The growth of countries such as China, Brazil and India will inevitably lead to more business being written, and that will need new capital to support it, and more insurers, according to Lloyd’s of London Chairman John Nelson. “The challenge we have is to grow the Lloyd’s footprint into the emerging growth countries,” he said in a statement on the company’s website. “There’s an opportunity for Lloyd’s and for the United States, in the high-growth economies. What I hope to see is a situation where brokers are extending their networks, picking up new business across the world and placing it at Lloyd’s.”

As a result, Lloyd’s of London’s bottom line could be positively impacted by emerging market growth, according to Max Rudolph, a fellow with the Society of Actuaries and founder of Rudolph Financial Consulting. “Revenue will grow with bottom line results increasing if proper underwriting is performed,” he said. “Depending on the risks insured, there should be some benefits of diversification due to geographic variation and uncorrelated markets.”

With 34 offices around the world and more than half located in Europe, Lloyd's said it expects its members' income from premiums in developed markets to track or slightly exceed increases in GDP by region.

“Over time, insurance growth will be driven by GDP growth and the emerging markets are where future growth is expected to be,” Rudolph told Insurance Networking News. “Relative to developed markets, emerging markets are not yet saturated with insurance products so there is a catch-up phase of growth that exceeds changes in GDP.”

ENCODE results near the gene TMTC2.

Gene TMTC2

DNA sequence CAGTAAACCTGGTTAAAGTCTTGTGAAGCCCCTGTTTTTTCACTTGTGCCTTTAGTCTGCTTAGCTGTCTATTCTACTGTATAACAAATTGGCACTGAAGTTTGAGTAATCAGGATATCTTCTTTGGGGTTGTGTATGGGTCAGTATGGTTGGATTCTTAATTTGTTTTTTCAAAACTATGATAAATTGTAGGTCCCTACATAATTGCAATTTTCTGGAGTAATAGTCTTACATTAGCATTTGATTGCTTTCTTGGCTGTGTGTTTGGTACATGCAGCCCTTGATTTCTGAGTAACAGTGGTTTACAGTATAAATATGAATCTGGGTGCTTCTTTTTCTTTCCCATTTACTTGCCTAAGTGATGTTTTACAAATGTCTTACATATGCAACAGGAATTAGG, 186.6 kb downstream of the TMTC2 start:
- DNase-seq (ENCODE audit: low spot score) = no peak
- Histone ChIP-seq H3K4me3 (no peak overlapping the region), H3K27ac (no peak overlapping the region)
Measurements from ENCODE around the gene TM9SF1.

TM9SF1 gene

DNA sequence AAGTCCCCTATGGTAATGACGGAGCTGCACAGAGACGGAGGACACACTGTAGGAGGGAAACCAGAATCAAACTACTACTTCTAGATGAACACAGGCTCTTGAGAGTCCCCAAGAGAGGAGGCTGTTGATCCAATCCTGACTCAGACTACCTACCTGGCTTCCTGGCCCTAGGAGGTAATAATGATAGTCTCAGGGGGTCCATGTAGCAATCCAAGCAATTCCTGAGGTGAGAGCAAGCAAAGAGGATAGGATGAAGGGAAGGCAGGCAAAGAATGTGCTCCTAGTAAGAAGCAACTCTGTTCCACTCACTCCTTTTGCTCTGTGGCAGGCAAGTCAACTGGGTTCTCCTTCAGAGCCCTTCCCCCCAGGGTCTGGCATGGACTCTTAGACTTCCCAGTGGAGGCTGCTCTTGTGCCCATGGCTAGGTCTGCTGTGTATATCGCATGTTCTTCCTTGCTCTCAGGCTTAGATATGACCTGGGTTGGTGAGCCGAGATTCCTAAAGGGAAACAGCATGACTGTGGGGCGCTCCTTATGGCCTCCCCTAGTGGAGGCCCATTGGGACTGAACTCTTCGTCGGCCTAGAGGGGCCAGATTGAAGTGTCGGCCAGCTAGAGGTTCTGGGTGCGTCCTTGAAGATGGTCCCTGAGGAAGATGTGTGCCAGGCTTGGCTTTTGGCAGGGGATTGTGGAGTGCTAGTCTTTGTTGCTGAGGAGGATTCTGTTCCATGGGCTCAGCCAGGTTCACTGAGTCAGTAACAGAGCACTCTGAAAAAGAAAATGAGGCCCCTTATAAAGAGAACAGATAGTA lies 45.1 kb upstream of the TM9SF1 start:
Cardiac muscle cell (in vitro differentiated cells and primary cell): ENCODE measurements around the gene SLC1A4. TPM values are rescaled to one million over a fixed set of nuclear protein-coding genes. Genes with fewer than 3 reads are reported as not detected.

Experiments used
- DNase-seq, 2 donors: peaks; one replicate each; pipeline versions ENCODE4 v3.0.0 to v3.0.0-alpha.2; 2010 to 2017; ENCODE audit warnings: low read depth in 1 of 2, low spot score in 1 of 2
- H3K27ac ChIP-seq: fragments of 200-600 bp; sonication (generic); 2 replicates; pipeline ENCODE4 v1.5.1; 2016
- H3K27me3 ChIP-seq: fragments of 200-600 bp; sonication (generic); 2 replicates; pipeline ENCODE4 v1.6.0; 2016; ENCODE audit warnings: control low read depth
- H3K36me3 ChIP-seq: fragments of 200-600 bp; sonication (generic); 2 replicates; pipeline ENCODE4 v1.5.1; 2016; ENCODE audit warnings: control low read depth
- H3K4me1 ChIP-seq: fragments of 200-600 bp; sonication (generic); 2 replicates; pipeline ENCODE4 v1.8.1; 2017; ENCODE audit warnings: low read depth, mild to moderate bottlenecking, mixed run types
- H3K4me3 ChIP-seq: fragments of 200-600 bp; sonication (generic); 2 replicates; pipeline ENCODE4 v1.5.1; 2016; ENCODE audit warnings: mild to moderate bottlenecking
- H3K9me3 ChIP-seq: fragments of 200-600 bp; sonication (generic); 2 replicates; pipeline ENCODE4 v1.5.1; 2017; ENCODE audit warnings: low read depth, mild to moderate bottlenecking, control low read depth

Stricter regulation may be in order, according to Lloyd's Chairman John Nelson who launched the new strategy last week.

Lloyd's has asked the British government to do away with its so-called light touch approach to regulation in favor of stricter regulation for the financial services industry.

“Regulation is necessary to keep sanity in the market and to encourage established reinsurers with real expertise to participate. Getting a cheap price seems like a good deal until claims aren’t paid,” said Rudolph. Light touch regulation relies on the insurer to be transparent and to understand the risks on their balance sheet. “Unfortunately, the move to this style happened so close to the financial crisis that regulators did not have a chance to evolve and improve their initial process. A better plan includes a mix of analysts and experts like actuaries and investment professionals who understand the risks taken and can ask the tough questions of management.”

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